For most of coffee's history, it's been a fixed-location beverage. Even now, in parts of Europe, the idea of take-out coffee is a bit odd. And yet it's a common, and even essential, aspect of North American civic life.
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"You want to head to the Starbucks next door after this one?"
The late arrival of take-out coffee culture centers on the fact that coffee really has to be served hot to be palatable. Insulated flasks and thermoses made it possible for people with foresight to cart their own coffee around with them, and whoopdee-freaking-doo for people with foresight. For the rest of us, who can get tired and cranky without warning, take-out coffee had to wait for the invention of disposable insulating cups to be practical. And that didn't happen until the mid-1960s.
That's the "Anthora," the little blue and white paper coffee cup made popular in New York in the 1960s and seen in every episode of Law & Order, ever. Essentially, it was all those little New York delis and bodegas that broke the seal on selling coffee to go, making New Yorkers just that little bit more irritable. Gas stations and convenience stores followed soon after, aided by the arrival of styrofoam cups, forever changing American civic life.
Seriously. Imagine your typical city center without take-out coffee shops:
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Normally there would be three Starbucks in this picture.
Now think of the people you work with. Imagine them if they had to walk more than five minutes for a coffee.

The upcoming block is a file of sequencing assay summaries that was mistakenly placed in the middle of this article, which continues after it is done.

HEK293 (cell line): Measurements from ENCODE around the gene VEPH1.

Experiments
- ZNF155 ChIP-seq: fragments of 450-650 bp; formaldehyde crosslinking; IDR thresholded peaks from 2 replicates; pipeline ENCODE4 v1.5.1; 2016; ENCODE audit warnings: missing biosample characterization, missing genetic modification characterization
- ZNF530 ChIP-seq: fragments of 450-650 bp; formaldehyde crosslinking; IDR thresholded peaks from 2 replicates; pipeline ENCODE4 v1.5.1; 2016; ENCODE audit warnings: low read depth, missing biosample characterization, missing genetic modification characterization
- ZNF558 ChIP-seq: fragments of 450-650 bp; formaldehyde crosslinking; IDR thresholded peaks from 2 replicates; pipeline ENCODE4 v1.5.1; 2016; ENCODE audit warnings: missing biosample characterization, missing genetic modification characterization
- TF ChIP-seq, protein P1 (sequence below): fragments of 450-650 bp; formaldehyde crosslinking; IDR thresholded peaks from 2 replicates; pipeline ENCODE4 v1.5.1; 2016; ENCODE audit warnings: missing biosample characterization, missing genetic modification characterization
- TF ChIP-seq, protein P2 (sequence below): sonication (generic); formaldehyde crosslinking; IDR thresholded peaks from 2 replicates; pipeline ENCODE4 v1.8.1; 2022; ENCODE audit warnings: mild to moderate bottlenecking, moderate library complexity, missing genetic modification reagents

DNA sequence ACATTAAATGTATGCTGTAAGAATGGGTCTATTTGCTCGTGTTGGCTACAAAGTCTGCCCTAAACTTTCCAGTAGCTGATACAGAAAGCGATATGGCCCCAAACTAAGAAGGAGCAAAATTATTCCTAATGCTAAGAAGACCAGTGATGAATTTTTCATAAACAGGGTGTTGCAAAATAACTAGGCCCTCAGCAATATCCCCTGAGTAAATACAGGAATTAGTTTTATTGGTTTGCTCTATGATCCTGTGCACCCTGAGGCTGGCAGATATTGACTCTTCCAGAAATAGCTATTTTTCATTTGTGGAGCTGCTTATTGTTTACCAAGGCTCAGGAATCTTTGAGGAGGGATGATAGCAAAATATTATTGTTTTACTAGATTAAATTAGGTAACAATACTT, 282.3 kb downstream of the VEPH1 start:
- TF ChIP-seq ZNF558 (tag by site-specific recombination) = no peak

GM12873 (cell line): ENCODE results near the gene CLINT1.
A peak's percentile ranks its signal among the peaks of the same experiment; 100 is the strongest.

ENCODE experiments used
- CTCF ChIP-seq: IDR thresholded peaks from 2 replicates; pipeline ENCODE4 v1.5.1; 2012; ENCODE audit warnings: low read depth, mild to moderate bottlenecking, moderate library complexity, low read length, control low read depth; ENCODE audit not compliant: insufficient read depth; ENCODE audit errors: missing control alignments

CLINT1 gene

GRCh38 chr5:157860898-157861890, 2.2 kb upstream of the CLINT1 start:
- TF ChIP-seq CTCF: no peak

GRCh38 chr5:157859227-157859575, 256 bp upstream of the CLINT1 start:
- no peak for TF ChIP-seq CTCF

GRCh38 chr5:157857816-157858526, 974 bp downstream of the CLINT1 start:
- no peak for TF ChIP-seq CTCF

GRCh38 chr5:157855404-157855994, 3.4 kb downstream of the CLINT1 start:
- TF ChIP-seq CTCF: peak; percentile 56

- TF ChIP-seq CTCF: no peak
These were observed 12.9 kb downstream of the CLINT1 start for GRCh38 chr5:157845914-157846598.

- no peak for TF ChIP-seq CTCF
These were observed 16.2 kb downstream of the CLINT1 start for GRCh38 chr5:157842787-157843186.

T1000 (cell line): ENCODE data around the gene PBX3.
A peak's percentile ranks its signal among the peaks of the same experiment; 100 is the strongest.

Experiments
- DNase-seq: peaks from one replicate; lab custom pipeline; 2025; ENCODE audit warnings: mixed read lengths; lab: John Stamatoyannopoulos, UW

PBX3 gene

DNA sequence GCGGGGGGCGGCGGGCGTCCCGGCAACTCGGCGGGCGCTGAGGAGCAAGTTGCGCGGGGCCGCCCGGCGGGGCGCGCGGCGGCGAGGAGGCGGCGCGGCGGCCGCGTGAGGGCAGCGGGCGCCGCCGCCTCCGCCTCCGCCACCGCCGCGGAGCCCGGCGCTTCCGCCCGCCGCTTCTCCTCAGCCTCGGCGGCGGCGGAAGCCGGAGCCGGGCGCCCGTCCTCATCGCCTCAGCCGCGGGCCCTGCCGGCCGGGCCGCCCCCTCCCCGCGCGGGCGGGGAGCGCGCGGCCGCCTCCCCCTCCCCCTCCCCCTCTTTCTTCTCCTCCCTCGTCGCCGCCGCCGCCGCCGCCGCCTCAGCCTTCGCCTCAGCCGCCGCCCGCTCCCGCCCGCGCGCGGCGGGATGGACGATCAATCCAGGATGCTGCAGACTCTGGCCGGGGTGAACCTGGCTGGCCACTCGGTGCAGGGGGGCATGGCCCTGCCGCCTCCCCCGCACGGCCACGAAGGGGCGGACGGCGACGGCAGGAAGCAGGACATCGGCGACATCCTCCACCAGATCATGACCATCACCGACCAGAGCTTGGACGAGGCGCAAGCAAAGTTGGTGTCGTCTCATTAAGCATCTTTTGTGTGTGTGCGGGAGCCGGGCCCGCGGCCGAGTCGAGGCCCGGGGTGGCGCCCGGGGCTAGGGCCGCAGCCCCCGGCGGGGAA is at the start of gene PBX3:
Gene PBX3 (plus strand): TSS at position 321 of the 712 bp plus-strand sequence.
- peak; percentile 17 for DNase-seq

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Normally there would be three Starbucks' Ventis in this woman.
That's right. Were it not for the invention of take-out coffee, we would essentially be living through a zombie apocalypse.
There's a simple fact that dominates almost every calculation in the retail industry: Real Estate Is Expensive. Every square foot of floor space in a store costs money to rent, which means that if there isn't a rack of potato chips standing on that square foot, it's not earning its keep. Consequently there's very little storage space in retail, and almost none in convenience stores. The mythical back room that we all envision either doesn't exist or is way smaller than we'd ever imagined.
Barely big enough for a mop, and even the mop will be expected to cover the till a few times a day.
Having no back room presents a real challenge for convenience stores, which, with their rapid turnaround of products, often have to be resupplied multiple times a day. And when we consider their ability to stock fresh food -- sandwiches, baked goods, fruit -- it's obvious that a massively complicated logistics train is at work, here. A massively complicated logistics train that is almost invisible to the consumer, except when it takes up one of the parking spots, at which point we yell at it.
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Pictured here: A jerk delivering Cheetos, slowing you down from buying Cheetos.
Obviously, convenience stores weren't alone in mastering logistics; their evil twin, the supermarket (inconvenience store?), had a hand in this, as well. But because of their particular circumstances surrounding convenience stores, they have made some of their own innovations.
In Japan, many stores log basic customer data, like age and gender, with all purchases, so that they know what's selling, and to whom. That information is useful to all retailers, but it's doubly important for convenience stores because of how much they rely on foot traffic and impulse purchases. Getting a single sale, say, by knowing to stock umbrellas in the spring for stores next to train stations dramatically increases the odds of getting extra sales, of gum or soft drinks or whatever.
"Cool Ranch rice balls? Sure, why not?"
So, if you've ever wondered how convenience stores always seem to have at least one kind of cheese-powder-covered snack you're craving, it's because they've put about a thousand times more thought into it than you have. There are, right now, experts thinking about your cheese-powder cravings so you don't have to.
What an age we live in.
A golden, tangy age.